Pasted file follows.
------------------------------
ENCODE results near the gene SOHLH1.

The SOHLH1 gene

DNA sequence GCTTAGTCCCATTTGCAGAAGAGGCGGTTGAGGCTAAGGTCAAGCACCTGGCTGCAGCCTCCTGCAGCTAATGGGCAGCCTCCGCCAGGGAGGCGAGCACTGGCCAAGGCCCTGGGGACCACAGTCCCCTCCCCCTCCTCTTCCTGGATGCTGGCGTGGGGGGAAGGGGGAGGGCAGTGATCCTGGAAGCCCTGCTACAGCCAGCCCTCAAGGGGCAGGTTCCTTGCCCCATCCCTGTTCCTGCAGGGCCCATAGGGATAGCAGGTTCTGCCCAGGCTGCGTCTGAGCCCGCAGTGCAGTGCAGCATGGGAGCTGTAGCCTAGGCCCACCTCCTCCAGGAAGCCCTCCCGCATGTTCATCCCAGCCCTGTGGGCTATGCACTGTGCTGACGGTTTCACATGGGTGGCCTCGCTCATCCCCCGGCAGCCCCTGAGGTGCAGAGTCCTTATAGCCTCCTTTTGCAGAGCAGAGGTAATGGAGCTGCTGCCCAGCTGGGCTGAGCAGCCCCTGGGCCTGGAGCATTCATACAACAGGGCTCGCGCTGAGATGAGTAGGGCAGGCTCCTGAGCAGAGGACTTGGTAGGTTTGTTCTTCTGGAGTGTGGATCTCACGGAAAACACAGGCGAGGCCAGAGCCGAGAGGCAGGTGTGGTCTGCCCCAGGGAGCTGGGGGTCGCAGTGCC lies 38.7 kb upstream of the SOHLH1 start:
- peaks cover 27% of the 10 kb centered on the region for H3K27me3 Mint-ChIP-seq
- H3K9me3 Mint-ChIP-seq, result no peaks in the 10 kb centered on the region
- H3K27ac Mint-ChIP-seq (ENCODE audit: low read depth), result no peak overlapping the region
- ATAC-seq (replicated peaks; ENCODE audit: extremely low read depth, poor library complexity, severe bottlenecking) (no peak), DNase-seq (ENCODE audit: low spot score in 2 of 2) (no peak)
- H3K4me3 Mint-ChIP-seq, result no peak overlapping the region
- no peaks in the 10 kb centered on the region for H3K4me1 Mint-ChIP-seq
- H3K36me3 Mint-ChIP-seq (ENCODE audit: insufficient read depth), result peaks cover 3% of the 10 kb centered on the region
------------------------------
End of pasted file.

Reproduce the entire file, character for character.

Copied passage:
ENCODE results near the gene SOHLH1.

The SOHLH1 gene

DNA sequence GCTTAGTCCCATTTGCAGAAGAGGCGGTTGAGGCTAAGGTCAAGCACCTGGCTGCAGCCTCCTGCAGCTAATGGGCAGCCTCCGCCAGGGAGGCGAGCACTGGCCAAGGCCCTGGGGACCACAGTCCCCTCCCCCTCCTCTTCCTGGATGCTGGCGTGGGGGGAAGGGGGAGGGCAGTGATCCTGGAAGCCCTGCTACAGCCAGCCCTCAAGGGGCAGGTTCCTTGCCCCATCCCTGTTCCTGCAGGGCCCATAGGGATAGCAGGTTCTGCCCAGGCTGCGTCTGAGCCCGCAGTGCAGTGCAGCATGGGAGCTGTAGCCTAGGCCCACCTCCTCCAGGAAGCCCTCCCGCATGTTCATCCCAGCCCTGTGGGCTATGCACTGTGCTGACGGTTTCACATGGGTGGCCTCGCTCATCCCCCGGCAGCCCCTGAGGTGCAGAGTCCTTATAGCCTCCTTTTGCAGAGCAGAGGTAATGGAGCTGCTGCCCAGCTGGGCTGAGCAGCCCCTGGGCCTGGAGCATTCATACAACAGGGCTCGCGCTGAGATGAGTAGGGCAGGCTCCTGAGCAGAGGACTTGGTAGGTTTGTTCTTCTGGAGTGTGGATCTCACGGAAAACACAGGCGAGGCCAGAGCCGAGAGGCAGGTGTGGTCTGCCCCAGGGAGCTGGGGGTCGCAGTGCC lies 38.7 kb upstream of the SOHLH1 start:
- peaks cover 27% of the 10 kb centered on the region for H3K27me3 Mint-ChIP-seq
- H3K9me3 Mint-ChIP-seq, result no peaks in the 10 kb centered on the region
- H3K27ac Mint-ChIP-seq (ENCODE audit: low read depth), result no peak overlapping the region
- ATAC-seq (replicated peaks; ENCODE audit: extremely low read depth, poor library complexity, severe bottlenecking) (no peak), DNase-seq (ENCODE audit: low spot score in 2 of 2) (no peak)
- H3K4me3 Mint-ChIP-seq, result no peak overlapping the region
- no peaks in the 10 kb centered on the region for H3K4me1 Mint-ChIP-seq
- H3K36me3 Mint-ChIP-seq (ENCODE audit: insufficient read depth), result peaks cover 3% of the 10 kb centered on the region